Awe - Movie Review

Friday, February 16, 2018 - 14:00
Awe (2018)
Cast & Crew: 

Film: Awe
Cast: Kajal Aggarwal, Nithya Menen, Regina, Eesha Rebba, Avasarala, Priyadarshi, Pragathi, CVL, Rohini and others
Script: Scriptsville
Lyrics, additional dialogues: Krishnakanth
Music: Mark Robin
Cinematography: Karthik Ghattamaneni
Editing: Gowtham Nerusu
Action: Bob Brown
Presented by: Nani
Producer: Prashanti Tipirneni
Writer and Director: Prasanth Varma
Release date: Feb 16, 2018
CBFC Rating: UA

What’s it about!
Kaali (Kajal Aggarwal) wants to commit “mass murders”. As she ponders over sitting in a restaurant before committing the act, several stories are revealed. The story of the restaurant’s chef, the stewardess, a girl who came with her parents to have dinner and about the watchman. Each one has distinct story to share, and each one of them, obviously, have connection to Kaali. How and why? And what “mass murders” is she going to commit?
The genre of psychological thriller does offer little variety as many angles had been covered by various filmmakers worldwide. New director Prasanth Varma has cleverly concealed the genre till the end. He begins the story in a rather interesting manner by not revealing anything about Kajal Aggarwal and instead focusing on various characters in the restaurant.
Much like James Mangold’s 2003 Hollywood movie “Identity”, the story happens at hotel/restaurant. But both the movies tread different path. Director Prasanth Varma and his team of writers (credited to Scriptville) have penned the screenplay in the style of hyperlink cinema – various subplots of individual characters getting linked to one main character/incident.
After establishing the protagonist Kaali’s (played by Kajal Aggarwal) role for few minutes, the story jumps to the episode of a young girl introducing her lesbian lover to the traditional Telugu parents and when they know that their daughter is seeing woman, we get to see the movie’s title “Awe” juxtaposing the expressions of the parents.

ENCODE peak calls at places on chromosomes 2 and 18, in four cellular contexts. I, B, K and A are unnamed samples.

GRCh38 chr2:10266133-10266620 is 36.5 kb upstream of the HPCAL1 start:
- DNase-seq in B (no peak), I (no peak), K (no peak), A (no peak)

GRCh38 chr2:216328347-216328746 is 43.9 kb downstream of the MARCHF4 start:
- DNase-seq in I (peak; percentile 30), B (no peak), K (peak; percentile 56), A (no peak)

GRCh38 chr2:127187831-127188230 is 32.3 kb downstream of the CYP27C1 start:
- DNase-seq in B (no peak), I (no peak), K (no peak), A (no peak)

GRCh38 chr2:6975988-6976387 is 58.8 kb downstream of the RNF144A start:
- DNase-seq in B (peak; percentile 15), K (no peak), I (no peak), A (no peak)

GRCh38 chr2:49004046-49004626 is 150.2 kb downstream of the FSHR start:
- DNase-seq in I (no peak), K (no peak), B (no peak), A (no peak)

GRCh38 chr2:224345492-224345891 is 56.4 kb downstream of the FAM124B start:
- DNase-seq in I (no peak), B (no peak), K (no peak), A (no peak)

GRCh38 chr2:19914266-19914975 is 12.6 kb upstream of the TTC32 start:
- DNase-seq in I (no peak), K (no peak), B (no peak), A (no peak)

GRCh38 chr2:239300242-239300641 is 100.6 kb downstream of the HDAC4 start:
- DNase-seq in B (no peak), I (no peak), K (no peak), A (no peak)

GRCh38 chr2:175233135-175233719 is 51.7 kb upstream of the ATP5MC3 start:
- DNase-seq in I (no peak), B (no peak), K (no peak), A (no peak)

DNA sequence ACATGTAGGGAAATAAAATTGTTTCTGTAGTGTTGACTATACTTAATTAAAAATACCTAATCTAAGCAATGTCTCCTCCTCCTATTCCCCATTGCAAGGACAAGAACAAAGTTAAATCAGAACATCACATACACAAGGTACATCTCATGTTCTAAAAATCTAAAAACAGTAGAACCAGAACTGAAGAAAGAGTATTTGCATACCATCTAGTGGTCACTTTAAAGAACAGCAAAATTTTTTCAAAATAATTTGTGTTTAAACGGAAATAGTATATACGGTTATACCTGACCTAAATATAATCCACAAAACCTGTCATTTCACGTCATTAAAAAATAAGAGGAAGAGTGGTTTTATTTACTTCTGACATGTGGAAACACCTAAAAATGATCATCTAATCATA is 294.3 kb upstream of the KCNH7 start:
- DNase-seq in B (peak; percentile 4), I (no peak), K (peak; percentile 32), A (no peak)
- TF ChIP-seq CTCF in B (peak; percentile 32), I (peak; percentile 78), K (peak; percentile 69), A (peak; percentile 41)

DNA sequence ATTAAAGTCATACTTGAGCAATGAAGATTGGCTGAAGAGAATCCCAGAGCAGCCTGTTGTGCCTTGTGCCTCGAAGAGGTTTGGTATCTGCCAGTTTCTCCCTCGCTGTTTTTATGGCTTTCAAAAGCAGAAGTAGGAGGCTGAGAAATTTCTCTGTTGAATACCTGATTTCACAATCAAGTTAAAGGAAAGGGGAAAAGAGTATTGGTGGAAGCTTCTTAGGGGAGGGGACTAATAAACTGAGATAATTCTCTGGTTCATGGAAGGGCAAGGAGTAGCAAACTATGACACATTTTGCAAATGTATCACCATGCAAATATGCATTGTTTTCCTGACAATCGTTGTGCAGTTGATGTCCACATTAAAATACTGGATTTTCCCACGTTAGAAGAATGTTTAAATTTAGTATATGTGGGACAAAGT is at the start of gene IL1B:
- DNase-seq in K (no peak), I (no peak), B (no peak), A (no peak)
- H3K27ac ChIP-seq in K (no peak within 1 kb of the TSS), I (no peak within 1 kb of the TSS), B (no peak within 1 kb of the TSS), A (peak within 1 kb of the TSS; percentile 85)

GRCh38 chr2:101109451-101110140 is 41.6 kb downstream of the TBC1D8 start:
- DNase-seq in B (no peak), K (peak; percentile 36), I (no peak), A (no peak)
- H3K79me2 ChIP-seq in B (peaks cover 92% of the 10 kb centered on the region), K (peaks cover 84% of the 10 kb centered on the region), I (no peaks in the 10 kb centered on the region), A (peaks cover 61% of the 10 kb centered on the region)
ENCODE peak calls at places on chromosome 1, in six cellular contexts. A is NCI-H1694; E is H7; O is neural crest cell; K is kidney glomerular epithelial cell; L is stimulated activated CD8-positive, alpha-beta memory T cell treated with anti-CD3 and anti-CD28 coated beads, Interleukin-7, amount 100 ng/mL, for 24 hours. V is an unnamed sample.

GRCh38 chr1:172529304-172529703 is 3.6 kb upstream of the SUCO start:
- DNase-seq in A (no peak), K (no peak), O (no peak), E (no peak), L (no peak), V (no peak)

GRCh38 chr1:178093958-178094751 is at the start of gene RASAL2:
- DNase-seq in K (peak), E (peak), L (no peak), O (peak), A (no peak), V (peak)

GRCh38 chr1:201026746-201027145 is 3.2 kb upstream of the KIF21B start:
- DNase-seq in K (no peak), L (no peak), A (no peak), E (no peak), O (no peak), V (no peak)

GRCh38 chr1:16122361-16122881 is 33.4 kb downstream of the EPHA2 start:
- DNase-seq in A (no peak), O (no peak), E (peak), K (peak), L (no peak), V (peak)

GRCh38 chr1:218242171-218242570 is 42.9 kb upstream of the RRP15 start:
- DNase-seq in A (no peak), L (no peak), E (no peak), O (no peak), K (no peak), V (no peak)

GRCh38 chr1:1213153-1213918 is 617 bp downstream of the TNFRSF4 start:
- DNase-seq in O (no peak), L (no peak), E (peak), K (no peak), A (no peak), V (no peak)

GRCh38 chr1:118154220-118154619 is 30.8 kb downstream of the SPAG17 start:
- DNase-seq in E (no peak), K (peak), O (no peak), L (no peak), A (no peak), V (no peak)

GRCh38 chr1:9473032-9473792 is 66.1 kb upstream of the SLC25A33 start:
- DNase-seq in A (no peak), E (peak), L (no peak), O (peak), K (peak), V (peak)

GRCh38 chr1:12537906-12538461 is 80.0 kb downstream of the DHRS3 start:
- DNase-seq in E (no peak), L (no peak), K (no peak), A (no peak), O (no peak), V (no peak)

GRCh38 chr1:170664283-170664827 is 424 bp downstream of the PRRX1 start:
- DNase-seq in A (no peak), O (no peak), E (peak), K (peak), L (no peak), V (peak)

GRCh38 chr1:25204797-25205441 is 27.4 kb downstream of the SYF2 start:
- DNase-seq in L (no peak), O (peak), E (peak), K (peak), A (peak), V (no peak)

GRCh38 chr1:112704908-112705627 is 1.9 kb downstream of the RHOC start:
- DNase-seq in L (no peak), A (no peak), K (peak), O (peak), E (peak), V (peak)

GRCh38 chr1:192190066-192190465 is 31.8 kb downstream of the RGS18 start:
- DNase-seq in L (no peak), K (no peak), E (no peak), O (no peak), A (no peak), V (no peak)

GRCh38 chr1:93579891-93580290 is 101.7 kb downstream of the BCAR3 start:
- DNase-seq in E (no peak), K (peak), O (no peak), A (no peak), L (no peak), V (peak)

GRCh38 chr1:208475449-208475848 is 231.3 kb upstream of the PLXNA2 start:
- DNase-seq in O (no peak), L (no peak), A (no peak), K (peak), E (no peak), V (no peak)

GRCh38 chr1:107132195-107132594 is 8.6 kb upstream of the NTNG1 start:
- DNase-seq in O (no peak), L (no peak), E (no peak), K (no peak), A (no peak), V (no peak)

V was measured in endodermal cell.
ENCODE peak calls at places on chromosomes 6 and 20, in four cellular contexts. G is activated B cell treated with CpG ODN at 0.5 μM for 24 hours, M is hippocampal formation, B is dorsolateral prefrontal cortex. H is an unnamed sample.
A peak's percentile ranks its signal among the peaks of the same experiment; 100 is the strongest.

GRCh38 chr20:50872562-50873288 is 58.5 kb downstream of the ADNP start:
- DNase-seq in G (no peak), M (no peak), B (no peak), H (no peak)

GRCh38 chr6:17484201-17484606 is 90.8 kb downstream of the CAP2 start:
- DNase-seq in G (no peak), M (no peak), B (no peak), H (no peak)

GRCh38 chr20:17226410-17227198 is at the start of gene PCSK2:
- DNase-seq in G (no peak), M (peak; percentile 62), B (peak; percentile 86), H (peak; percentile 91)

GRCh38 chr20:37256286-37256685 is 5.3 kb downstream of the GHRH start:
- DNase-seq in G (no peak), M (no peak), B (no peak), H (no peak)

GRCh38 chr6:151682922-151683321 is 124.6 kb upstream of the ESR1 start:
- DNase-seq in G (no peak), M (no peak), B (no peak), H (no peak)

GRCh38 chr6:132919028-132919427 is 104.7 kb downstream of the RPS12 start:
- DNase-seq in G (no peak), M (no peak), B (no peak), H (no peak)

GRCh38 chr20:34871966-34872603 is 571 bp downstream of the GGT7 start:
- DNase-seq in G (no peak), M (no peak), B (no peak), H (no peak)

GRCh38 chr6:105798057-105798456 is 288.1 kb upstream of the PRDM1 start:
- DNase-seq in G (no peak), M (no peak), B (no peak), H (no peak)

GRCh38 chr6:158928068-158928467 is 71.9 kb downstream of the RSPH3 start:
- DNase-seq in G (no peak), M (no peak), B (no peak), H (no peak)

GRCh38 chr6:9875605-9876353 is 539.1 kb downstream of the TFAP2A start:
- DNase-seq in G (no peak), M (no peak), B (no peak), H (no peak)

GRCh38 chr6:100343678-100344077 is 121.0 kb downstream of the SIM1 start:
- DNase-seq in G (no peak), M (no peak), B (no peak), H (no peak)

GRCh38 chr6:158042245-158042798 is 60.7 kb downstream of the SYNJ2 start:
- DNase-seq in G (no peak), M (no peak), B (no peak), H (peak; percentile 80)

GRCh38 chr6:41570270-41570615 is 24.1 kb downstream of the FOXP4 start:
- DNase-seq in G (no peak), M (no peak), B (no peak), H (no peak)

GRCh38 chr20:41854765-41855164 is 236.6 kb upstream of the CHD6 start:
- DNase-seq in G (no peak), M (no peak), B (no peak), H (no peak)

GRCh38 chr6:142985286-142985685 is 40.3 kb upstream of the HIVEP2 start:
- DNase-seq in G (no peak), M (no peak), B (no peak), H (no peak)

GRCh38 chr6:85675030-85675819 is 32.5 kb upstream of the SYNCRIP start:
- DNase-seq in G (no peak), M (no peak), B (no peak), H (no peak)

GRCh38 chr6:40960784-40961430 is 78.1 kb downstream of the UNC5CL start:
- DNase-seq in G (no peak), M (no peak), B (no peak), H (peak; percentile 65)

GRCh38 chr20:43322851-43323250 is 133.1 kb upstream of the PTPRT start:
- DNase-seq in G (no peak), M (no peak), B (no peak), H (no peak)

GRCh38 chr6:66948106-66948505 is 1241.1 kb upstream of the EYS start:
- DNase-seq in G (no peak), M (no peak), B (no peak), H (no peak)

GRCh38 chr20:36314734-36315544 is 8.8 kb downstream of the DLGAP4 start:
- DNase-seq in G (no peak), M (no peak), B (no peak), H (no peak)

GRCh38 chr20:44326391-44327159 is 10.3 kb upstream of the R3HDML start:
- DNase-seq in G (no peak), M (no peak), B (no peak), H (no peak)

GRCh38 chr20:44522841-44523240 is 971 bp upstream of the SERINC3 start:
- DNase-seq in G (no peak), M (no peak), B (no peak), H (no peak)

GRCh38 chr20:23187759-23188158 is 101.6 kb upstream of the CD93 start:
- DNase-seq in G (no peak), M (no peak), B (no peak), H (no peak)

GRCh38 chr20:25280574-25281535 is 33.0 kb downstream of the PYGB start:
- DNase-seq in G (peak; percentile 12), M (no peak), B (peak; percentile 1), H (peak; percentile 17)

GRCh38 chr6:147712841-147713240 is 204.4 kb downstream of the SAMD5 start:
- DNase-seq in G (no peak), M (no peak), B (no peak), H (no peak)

Later we get to see the sub stories of a chef Nala (Priyadarshi) coming to the restaurant to seek the job and trying to pass the test put by the owner. We also get to see a junkie Meera (Regina) helping her boyfriend stealing the bag full of cash from a customer in the restaurant. There is also story of a watchman named Shiva (Avasarala) who tries to be scientist and is aiming to invent a time machine to see his parents through time travel. We also get to see the story of a narcissist magician called Yogi (played by Murali) and his antics.
All these episodes consume 90 percent of the movie that has runtime of less than two hours. The twist in the tale is revealed in the last 15 minutes. The twist might astonish lay audiences but for the cinephile it doesn’t excite much. However, the film’s message of against the child abuse is effective. But overall setup is superficial and far-fetched.
Director Prasanth has shown his creative angle in handling the individual episodes – some are hilarious, some are spooky and some are bizarre. However, the overall effect is underwhelming as it turns dreary as the movie progresses.
The technical team have come up with best output especially the art director needs to be appreciated. The cinematography is decent.
As far as performances are concerned despite Kajal Aggarwal getting top billing she doesn’t have much role and there is hardly any scope to show her performance skills than being remorse for the most part. Regina as drug junkie, Priyadarshi as Chef and Murali Sharma as magician make their presence felt among the characters. The voices of Nani and Ravi Teja are included to generate some laughs.
As a writer and director Prasanth Varma has shown quirkiness in writing characters. Why the title ‘Awe’? Is it the base for rest of the alphabet much like the Kajal Aggarwal’s character?
Bottom-line: ‘Awe’ is psychological thriller of a traumatized woman told in episodic stories. There are many individual episodes that are strangely funny but the overall drama seems too far-fetched. The final twist in the tale is unconvincing. Second half is mostly bore.

Reviewed by: 
J Gudelli